The State has taken away the freedom and the responsibility of some of the poorest people in the French banlieues, and now the cities are burning. It truly terrifies me to contemplate how near we may be to the same thing in the inner cities of Britain.

Thursday, November 10, 2005

Opening Up The Conservative Party

Francis Maude writes on the Platform blog at, asking how we can become a more open Conservative Party, and how we can ultimately craft ourselves into a stronger campaigning force. My comments on the blog are as follows:

"I think a reasonable starting point would be to find ways of establishing institutions which may not be under the diktat of the Conservative Party, but would have ties to us and would be designed to have influence within the party in return for them offering their time and money and campaigning leverage to the party. These institutions could be based on professions or different parts of the electorate, e.g. 'Conservative Mothers' Alliance' or 'Taxpayers for the Conservative Party' or 'Conservative Teachers'. That way, many distinct parts of the electorate can have influence within the party and can do more for our prospects around the country.

"The reason for this is clear: political affiliation is unfashionable and is unlikely to be made more popular just by changing our leader. However, many people throughout the country do want to have their voice heard and do want to have influence, if only for their own betterment, not just the betterment of their society. By encouraging people from all walks of life to become affiliated with campaign groups which seek to give them a better life, we may be able to attract the vast grassroots army that only the best campaigning organisations have at their disposal."

We're Still United!

"There is no party more united than the Conservatives."

In recent months, I have repeated that refrain again and again. Oftentimes, as leadership candidates have come close to open warfare, this bold statement has seemed fragile and brittle. But when you take a closer look at exactly what the two Davids have to offer we, the people, you will see that very rarely has this party has such a great opportunity to maintain a unified front, gathered around a common cause.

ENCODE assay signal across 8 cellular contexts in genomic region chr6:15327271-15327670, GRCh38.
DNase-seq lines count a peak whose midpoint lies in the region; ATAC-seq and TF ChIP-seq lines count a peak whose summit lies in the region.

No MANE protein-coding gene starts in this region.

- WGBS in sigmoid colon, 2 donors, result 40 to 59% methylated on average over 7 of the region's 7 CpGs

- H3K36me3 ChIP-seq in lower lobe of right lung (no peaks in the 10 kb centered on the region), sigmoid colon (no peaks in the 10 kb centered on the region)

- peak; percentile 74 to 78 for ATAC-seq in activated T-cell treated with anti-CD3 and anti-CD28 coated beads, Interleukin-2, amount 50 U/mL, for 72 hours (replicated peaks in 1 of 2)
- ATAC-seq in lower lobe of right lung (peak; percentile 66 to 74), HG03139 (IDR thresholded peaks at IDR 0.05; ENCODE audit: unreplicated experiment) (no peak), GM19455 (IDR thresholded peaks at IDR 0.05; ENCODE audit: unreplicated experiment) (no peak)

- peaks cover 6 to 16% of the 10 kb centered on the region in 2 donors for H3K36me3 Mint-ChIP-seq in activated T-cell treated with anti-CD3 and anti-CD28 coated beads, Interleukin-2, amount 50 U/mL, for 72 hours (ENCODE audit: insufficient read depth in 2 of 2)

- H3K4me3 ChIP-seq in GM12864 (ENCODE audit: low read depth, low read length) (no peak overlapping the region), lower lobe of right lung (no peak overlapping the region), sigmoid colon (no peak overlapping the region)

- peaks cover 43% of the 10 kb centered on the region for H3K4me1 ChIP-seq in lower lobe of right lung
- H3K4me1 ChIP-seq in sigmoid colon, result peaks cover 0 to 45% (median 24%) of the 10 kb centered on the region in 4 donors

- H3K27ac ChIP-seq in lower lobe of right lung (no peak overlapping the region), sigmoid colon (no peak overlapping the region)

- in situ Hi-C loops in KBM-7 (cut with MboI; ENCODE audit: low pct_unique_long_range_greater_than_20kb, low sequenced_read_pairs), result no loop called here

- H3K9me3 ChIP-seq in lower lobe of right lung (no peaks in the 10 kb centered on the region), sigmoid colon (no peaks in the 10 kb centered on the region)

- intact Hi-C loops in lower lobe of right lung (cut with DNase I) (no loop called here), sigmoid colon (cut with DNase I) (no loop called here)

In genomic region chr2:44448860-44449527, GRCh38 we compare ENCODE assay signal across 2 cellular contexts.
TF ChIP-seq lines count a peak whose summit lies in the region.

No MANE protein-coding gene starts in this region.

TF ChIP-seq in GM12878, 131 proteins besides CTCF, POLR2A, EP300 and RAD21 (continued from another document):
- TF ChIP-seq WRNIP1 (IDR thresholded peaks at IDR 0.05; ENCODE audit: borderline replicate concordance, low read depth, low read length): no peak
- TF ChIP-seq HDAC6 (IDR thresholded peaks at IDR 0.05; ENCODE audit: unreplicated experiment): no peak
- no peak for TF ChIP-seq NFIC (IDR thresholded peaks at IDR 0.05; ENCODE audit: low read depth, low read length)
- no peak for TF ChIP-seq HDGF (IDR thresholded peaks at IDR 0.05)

David Davis writes in his manifesto, sent out recently to all party members along with our ballot papers, that we need 'lower and simplified taxes'. David Cameron agrees with him.

Mr. Cameron says 'No to the euro and the constitution'. So does his opponent.

David Davis wants choice and competition in the public services. David Cameron does too.

David Cameron believes in the importance of strong families and in the institution of marriage. So does David Davis.

Mr. Davis talks of 'radically devolving power to individuals and communities'. David Cameron says we must 'transfer powers to local government'.

The Conservative Party has for so long believed in the guiding values of freedom and responsibility: the principle that we should all be free from the State, but that we must never forget that we have responsibilities to our communities, our families and ourselves. Of course, the two Davids may disagree over the odd aspect of policy here, or some minor presentational matter there. David Cameron thinks it's wrong to talk too much about policy. David Davis disagrees. David Davis talks about school vouchers, whilst David Cameron offers 'real foundation hospitals'. And let us never forget that both of them, like all Conservatives, have an unequivocal commitment to the betterment of all people in our society, rich and poor, not just in their pocket, but in their hearts and minds too.

David Cameron and David Davis are two men who, like all Conservatives, believe in building a greater society, not a lesser one: not a society where the government keeps the whip-hand over its people, but where the individual, the family and the community are all free to thrive and excel, and reap the rewards when they achieve.

The question we may ask is which one really means what they say. Or we may wonder which one can present their case best to the British public.

But one thing is for sure: the Conservative Party is fundamentally united. What stronger start to his tenure in office could the next leader of our party wish for?